PL EN


Journal

Lud

2006 | 90 | 103-120
Article title

'A CANTONESE-STYLE CAT'. ABOUT MEDIAL SENSATIONS AND MODERN FORMS OF FOLKLORE

Authors
Title variants
Languages of publication
PL
Abstracts
EN
At the end of December 2002 rumour was spread in Poland that dog and cat meat was available. It was offered mainly in Oriental snack bars. This information triggered a violent response in the society and heated debate in the media, full of emotion and containing xenophobic elements. As a result many customers, once satisfied, gave up on eating in such establishments. What is interesting is that this event, although described as an unusual scandal and an unprecedented example of pathology, in fact made use of the recurrent motive of 'contaminated food' well known in the folklore. As in many cultures, also in the Polish culture there is the ban on eating some animals. Although there are no sanctions if the 'non-consumption rule' is broken, it is considered to be normative and, with some exceptions, is observed. Dog and cat meat is considered by Poles to be not so much non-eatable as not eaten. Therefore, it is not food in the cultural meaning of the word. And this is where the sources for the spontaneous boycott of popular Oriental snack bars and restaurants should be looked for.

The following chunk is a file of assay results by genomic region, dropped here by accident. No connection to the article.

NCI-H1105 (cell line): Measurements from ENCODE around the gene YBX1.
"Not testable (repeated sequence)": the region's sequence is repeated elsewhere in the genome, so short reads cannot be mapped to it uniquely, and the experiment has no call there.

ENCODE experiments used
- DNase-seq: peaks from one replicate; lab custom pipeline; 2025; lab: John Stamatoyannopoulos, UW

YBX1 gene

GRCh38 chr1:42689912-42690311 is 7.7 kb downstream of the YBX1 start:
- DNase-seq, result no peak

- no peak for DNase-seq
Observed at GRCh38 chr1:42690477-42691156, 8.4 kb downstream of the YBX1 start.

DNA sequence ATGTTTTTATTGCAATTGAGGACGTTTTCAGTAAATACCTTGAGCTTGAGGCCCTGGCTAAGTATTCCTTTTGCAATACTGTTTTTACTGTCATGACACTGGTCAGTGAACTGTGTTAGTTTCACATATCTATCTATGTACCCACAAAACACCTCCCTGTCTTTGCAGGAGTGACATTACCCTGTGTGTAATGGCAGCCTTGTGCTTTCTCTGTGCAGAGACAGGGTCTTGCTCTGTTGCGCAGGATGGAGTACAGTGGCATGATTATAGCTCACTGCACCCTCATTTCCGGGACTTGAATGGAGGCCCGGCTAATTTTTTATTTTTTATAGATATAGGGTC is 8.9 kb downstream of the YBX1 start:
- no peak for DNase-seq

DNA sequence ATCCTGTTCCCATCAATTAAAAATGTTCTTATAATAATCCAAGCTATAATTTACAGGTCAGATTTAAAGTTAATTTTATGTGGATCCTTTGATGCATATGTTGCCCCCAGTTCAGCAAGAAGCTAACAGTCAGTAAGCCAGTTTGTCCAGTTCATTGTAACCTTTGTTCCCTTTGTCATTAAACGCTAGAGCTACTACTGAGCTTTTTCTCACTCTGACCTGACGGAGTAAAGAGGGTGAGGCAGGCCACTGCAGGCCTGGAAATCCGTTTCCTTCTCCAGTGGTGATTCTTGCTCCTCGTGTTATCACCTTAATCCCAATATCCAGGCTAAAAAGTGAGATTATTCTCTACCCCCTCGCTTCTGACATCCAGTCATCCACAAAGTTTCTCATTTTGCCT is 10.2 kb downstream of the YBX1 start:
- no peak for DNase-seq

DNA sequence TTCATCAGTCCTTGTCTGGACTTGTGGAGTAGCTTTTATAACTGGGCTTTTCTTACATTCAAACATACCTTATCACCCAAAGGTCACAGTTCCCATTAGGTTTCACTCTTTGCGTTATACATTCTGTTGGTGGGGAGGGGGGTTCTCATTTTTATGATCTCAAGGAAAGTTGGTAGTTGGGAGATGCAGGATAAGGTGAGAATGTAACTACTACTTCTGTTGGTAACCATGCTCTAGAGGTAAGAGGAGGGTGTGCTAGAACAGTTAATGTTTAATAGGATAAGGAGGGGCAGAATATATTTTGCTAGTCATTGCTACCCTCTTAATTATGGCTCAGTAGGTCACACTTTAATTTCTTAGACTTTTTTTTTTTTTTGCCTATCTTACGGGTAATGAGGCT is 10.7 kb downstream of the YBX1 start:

Journal
Lud
Year
Volume
90
Pages
103-120
Physical description
Document type
ARTICLE
Contributors
author
  • R. Holda, Uniwersytet Slaski w Katowicach, Instytut Etnologii i Folklorystyki, ul. Bielska 62, 43-400 Cieszyn, Poland
References
Document Type
Publication order reference
Identifiers
CEJSH db identifier
07PLAAAA02104457
YADDA identifier
bwmeta1.element.809d25dd-a9f6-35b8-a6ec-9f54c8a8d1cc
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